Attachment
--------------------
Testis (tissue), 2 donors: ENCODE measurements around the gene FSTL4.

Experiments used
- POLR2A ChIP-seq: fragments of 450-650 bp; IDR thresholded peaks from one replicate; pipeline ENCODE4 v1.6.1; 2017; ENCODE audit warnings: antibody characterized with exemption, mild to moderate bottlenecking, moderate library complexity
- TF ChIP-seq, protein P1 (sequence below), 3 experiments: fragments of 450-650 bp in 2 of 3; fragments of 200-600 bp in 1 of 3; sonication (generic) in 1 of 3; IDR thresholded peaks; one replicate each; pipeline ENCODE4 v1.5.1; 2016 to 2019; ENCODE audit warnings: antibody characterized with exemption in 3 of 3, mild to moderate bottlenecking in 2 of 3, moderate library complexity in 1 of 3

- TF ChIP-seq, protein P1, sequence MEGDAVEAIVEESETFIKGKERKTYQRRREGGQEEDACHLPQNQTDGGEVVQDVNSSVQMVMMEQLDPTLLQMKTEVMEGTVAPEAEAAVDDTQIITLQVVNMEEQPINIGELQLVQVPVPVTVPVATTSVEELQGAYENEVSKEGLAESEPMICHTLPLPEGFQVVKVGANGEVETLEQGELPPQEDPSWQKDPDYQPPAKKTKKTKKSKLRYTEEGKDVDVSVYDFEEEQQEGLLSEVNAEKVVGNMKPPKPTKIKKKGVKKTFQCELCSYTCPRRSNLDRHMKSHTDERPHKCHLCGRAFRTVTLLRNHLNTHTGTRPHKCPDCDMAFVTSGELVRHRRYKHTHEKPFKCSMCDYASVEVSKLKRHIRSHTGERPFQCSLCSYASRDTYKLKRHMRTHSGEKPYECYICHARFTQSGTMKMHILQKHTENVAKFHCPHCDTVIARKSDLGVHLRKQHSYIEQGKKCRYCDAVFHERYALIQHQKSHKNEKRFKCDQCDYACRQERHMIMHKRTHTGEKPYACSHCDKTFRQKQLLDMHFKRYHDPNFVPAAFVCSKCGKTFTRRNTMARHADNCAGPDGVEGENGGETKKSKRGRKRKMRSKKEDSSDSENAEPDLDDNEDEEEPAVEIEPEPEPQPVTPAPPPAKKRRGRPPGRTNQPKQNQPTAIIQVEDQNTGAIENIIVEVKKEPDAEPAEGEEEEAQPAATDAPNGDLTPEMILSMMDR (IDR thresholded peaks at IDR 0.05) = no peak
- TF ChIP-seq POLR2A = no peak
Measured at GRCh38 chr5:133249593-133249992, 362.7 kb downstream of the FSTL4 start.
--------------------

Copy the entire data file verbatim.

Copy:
Testis (tissue), 2 donors: ENCODE measurements around the gene FSTL4.

Experiments used
- POLR2A ChIP-seq: fragments of 450-650 bp; IDR thresholded peaks from one replicate; pipeline ENCODE4 v1.6.1; 2017; ENCODE audit warnings: antibody characterized with exemption, mild to moderate bottlenecking, moderate library complexity
- TF ChIP-seq, protein P1 (sequence below), 3 experiments: fragments of 450-650 bp in 2 of 3; fragments of 200-600 bp in 1 of 3; sonication (generic) in 1 of 3; IDR thresholded peaks; one replicate each; pipeline ENCODE4 v1.5.1; 2016 to 2019; ENCODE audit warnings: antibody characterized with exemption in 3 of 3, mild to moderate bottlenecking in 2 of 3, moderate library complexity in 1 of 3

- TF ChIP-seq, protein P1, sequence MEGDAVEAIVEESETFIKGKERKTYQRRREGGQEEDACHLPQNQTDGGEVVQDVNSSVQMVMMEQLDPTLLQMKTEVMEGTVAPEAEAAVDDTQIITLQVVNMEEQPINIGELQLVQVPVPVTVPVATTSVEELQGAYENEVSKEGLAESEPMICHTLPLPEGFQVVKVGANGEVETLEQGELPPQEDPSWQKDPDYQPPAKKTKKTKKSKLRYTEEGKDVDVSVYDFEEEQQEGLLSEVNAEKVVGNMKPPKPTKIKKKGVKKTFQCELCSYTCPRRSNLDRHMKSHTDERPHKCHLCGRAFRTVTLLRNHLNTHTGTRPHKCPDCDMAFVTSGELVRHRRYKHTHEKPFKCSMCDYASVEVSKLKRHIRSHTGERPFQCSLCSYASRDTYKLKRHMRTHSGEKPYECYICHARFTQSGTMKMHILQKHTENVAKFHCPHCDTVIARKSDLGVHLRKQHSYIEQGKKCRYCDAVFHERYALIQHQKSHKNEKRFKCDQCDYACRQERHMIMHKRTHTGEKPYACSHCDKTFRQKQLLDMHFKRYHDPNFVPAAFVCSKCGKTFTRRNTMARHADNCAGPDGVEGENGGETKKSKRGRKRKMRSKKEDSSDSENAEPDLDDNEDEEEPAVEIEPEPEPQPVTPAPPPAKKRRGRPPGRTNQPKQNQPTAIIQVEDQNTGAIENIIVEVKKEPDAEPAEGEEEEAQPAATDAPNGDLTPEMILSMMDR (IDR thresholded peaks at IDR 0.05) = no peak
- TF ChIP-seq POLR2A = no peak
Measured at GRCh38 chr5:133249593-133249992, 362.7 kb downstream of the FSTL4 start.